not seed the same ground to tins crop
for two or more sucmsive seasons. He
raises a crop of potatoes only about
every four years from the same field.
To Exploit Clackama Mine.
Oregon City In the organization to
day of the Ogle Mountain Mining com
pany, the initial steps have been taken
for the development of the Ogle creek
mining section in Clackamas county.
AVith a capital stock of $1,000,000, the
corporation has been lannched by the
following named incorportaors: P. A.
and John ti. rairciougn, oi viregon
City; J. A'. Harlefs, of Molalla, and F.
D. Keppey, of Portland.
Making Sugar at La Orandc.
La Grande The sugar beet factory
j in this city has already received 10,000
' t wis of beets, and has worked up about
. 7,000 ton of these, which will make
1,500 sacks of sugar. There will be
about 1,000 more tons of beets and the
' factory will run until about November
REACHINQ FOR OREOON CITY.
City and Suburban Leases Roadbed From
Oregon City Residents of Clackamas
say that negotiations have been con
cluded by which the Ctv & Suburban
railway company, of Portland, has
leased from the Southern Pacific com
pany the railroad bed of that corpora
tion between AVillsburg and Clacka
mas. There has for many months
been rumors of such a deal, and the an
nouncement of its consummation causes
much speculation locally. The feasi
bility of such an arrangement is recog
nized since it is known that the South
ern Pacific company has taken the pre
liminary steps to construct another
roadbed by which its west side trains
may reach Portland from the east side.
the Willamatte river to be crossed at
Oswego. From that point the route of
the road will be northerly connecting
with the main line at Wiilsburg. An
other line will extend from the Oswego
crossing point up the river joining the
main line just In-low this city. In this
way the railroad company proposes to
avoid the existing heavy grades be
tween this city and Wiilsburg, and at
the same time shorten the route by four
miles. The old line is to be used for
local trains while the heavy traffic will
be transferred to the new line.
OREAT HATCHERY AT ONTARIO.
Enough Salmon Can Be Propogated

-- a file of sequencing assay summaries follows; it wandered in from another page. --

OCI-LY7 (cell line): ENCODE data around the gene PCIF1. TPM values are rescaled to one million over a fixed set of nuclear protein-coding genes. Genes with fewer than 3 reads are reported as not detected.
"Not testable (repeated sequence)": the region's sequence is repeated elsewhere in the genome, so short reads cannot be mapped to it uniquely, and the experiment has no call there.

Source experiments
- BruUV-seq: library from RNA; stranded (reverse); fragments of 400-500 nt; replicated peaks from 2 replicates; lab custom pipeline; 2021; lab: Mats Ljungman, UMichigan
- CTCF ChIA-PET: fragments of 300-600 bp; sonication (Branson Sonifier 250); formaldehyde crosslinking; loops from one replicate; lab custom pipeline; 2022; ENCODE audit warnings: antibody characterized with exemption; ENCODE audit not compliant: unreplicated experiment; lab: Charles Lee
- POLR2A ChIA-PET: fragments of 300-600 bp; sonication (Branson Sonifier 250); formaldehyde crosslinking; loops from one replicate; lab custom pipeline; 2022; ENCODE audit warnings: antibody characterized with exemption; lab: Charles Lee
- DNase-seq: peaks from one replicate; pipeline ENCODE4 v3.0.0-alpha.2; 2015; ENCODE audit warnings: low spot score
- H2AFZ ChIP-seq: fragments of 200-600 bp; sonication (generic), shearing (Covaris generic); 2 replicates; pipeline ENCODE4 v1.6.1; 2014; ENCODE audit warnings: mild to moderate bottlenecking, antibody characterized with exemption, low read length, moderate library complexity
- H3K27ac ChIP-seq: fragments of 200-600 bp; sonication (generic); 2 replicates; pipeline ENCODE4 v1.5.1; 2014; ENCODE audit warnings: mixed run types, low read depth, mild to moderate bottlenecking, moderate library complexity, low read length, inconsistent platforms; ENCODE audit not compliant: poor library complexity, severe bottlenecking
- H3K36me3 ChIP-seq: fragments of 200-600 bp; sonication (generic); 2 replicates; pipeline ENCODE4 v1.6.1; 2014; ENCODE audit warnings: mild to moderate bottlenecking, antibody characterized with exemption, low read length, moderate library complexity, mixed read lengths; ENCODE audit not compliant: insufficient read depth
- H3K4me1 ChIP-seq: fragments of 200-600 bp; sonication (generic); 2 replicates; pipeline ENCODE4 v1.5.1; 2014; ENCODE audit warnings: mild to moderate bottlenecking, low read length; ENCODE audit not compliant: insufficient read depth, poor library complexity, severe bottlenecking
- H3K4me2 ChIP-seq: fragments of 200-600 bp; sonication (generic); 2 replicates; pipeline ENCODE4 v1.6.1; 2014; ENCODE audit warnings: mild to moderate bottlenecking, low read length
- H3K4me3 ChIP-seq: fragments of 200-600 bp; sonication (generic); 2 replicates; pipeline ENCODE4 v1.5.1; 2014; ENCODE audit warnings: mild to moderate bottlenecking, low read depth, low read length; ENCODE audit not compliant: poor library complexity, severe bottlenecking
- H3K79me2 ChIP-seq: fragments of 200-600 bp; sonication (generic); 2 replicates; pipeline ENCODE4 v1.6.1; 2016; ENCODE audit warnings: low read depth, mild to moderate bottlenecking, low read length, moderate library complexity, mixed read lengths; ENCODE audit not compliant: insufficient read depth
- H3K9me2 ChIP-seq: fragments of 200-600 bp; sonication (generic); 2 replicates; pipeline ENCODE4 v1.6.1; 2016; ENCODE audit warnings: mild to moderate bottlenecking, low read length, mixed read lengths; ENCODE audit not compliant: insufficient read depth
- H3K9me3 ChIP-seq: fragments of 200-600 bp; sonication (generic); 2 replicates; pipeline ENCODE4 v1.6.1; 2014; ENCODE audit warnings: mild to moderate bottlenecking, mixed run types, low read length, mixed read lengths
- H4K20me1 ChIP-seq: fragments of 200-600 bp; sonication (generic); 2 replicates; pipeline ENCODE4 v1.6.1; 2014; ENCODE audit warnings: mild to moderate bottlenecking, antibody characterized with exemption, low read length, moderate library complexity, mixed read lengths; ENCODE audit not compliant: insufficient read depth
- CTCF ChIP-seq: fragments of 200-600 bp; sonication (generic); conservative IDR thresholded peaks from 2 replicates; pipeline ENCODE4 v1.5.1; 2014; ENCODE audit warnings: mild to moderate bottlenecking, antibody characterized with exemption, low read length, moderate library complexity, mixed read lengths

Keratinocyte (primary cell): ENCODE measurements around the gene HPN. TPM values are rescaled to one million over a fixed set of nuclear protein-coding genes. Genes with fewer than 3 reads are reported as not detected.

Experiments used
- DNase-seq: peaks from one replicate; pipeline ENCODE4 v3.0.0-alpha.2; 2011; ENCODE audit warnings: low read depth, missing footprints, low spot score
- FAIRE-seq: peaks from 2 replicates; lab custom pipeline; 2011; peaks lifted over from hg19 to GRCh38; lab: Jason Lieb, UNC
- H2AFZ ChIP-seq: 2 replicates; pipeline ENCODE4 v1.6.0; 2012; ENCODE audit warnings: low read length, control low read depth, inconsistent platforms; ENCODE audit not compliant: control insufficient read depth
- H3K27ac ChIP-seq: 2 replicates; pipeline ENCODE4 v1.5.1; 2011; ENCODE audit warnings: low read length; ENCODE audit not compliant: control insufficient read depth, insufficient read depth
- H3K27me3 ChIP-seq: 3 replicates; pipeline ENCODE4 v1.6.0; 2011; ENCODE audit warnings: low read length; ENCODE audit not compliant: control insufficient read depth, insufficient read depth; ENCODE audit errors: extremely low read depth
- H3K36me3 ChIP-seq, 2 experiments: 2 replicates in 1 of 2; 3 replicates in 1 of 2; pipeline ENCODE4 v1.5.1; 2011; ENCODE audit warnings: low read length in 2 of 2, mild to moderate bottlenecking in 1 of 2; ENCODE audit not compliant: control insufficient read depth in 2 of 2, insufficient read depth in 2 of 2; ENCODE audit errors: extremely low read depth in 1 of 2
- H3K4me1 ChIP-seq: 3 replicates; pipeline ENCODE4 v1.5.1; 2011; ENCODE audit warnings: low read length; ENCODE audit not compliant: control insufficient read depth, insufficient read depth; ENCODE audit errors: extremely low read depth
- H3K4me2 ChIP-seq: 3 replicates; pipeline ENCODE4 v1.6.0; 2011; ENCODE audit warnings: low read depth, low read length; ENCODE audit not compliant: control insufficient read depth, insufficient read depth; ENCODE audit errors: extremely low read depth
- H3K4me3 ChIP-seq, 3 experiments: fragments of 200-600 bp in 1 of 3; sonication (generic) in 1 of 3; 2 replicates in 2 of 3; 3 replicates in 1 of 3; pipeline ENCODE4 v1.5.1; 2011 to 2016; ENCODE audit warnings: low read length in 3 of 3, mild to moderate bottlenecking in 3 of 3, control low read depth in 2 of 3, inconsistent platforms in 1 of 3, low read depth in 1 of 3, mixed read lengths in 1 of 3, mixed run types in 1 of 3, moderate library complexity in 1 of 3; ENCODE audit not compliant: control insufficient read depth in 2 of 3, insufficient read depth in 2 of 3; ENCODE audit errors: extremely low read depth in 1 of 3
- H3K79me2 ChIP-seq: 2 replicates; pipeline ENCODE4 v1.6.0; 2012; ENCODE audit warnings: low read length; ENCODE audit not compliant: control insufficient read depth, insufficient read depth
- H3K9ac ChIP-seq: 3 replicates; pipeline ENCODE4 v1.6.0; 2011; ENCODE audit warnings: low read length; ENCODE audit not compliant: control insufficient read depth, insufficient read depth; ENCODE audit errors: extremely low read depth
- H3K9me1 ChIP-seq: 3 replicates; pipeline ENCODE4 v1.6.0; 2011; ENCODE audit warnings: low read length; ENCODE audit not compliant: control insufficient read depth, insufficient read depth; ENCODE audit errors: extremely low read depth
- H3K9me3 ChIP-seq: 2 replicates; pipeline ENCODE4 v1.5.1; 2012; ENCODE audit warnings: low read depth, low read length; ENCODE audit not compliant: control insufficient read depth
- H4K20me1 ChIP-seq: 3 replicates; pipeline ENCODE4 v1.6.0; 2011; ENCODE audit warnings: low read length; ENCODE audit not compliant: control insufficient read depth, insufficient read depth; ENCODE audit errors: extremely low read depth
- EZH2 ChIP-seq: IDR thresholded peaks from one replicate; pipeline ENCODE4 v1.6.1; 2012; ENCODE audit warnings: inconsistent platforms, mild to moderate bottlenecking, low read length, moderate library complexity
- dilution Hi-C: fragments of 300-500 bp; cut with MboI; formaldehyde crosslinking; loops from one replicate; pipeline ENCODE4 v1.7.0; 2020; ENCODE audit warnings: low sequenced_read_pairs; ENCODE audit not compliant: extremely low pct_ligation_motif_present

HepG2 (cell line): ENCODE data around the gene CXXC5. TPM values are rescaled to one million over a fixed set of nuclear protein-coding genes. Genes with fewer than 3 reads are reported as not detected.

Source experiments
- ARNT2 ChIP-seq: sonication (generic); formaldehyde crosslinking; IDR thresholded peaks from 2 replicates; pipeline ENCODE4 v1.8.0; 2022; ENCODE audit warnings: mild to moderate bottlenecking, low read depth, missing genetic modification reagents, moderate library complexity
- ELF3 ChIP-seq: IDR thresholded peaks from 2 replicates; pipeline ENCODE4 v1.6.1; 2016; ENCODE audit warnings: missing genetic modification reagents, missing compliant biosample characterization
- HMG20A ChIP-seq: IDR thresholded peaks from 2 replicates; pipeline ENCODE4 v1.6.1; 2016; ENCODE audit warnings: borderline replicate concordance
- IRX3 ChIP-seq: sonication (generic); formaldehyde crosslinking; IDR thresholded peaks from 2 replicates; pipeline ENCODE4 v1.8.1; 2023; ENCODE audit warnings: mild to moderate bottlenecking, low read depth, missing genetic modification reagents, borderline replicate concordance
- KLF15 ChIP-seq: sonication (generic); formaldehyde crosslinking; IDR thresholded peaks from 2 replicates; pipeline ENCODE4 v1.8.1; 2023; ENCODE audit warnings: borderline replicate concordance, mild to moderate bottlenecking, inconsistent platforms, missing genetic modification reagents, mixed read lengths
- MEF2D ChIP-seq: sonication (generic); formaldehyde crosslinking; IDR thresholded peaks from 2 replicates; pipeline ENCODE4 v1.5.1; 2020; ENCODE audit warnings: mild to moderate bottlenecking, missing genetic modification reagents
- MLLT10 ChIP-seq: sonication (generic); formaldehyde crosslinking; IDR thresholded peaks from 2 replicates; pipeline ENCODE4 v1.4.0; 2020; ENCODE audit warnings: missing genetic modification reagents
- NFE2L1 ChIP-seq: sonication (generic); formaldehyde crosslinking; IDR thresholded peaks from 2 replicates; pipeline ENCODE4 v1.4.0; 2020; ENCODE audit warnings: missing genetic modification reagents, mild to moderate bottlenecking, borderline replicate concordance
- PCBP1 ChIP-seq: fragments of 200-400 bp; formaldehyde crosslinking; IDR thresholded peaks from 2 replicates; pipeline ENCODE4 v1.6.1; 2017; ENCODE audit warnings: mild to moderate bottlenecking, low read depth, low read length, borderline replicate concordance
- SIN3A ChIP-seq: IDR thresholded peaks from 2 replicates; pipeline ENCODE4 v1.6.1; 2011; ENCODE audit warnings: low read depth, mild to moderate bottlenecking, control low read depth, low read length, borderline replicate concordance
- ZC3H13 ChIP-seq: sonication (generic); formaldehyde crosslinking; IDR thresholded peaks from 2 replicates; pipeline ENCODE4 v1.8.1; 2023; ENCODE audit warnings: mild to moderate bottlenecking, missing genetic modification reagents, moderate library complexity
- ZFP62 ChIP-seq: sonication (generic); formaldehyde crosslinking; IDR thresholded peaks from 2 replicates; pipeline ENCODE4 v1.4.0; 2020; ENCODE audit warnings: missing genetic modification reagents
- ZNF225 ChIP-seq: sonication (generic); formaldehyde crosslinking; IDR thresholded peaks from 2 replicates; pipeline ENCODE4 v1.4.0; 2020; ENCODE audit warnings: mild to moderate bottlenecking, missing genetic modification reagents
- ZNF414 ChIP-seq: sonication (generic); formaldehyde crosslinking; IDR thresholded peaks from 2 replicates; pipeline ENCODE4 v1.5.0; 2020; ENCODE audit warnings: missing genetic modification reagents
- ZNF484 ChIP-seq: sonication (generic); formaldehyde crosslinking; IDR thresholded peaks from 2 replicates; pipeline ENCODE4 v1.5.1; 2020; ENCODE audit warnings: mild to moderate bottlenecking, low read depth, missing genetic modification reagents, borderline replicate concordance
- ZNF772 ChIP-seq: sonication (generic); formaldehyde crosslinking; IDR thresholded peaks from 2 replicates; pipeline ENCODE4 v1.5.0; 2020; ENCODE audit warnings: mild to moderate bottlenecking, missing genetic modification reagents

There to Keep Up Supply.
Salem Tlw newstate salmon hatch
ery at Ontario is the largest of its kind
in the United States and perhaps in
the world, says state treasurer C. S.
Moore. The State Treasurer and Sec
retary of State Dunbar have just re
turned from an official visit to Ontario,
where they inspected the new hatch
ery. I hey report everything in satis
factory condition and feel confident of
a good season '8 work. A large numlier
of fish have been taken and a good sup
ply of eggs seems certain.
"The new hatchery has a capacity of
40,000,000 young fry a year," says Mr.
Moore, "which is greater than the ca
pacity of all the other hatcheries in
the state combined. We believe that
the problem of keeping up the supply
of salmon has been solved and that
this will be clearly demonstrated in
four or five years when the product of
this hatchery begins to come back to
the Colmubia river. Cannerymen say
that only about 1,000,000 salmon a
year are taken in the Columbia. If
only one in every 20 of the fish we
turn out at Ontario should come back,
we would have enough to keep up the
Lump I of Iron.
Oregon City It now seems an as
sured fact that the huge lump of iron
found on a farm near this city recently
is a meteor. An assay has been made,
and it is found to lie nearly pure iron,
with a trace of nickel. It is excessive
ly tough, and broke several hack-saw
blades in efforts to cut off small pieces.
The meteor is estimated to weigh
about 25 tons. The object had nearly
buried itself in the ground and has ap
parently been there for years. hen
struck with a metallic substance it
rings like a bell.
Fruit In Grand Ronde Valley.
La Grande Fruit picking and pack
ing in the Grand Ronde valley is at its
height. The Cove, which is about the
best fruit producing section of the val
ley, is shiping apples, prunes and pears
in large quantities. The prune harvest
is exceptionally large. Seven carloads
have been shipped from the Cove al
ready this season. The second grade of
prunes is sent to the dryer at Union,
which is disposing of the large quantity
of the crop.
Hay Destroyed by Fire.
Prineville Fire destroyed about 200
tons of hay belonging to M. R. Biggs
at this place, on the Wehdell creek and
Ochoco creek. The origin of the fire is
Wheat Walla Walla, 74c; blue
item, 78; valley, 76g77e.
Barley Feed, $20 per tor.; brewing,
$21; rolled, $21.
Flour Valley, $3.75(33.85 per bar
rel; hard wheat straights, $3.76(14.10;
hard wheat patents, $4.2034.60; gra
ham, $3.35(93.75; whole wheat, $$. It
4; rye wheat, $4.60.
Oat No. 1 white, $1.10; gray, $1
91.06 per cental.
. Millstuffs Bran, $20 per tofl; oid-
iv . r, . . v . oa. -.1 . . .
dlings, $24; short, $20; shop, $11;
. linseed dairy food, $19
Hay Timothy, $16 per toi; elover,
$13; grain, $10; cheat, $10.
Butter Fancy creamery, 15J71'c
per pound; dairy, 16X20e; itore,
Cheese Full cream, twinl, 14e;
Young America, 15916c; factory
price, 181 He less.
Poultry Chickens, mixed, 10fll0
per pound ; spring, 10c ; hens, 1 1 9 11 t ;
broilers, $1.76 per dozen ; turkeys, live,
15(1 16c per pound; dressed, I6(918c;
ducks, $6 7 per dozen; isf $71)10.
Eggs Oregon ranch, 27)c; Eastern,
Pota toe Oregon, 65875c fr lack;
weet potatoes, 2(23e.
Hops 1903 crop, 193X2c perpooad,
aecordini to quality.
Wool 'ally,1718c; Btri;Of.
gon, II 15c; mohair, S5$3TXc.
Beef Dressed, 637e per pound.
Veal ? mall, 78c; Urje, IXC
Perk Dressed, 7XCc.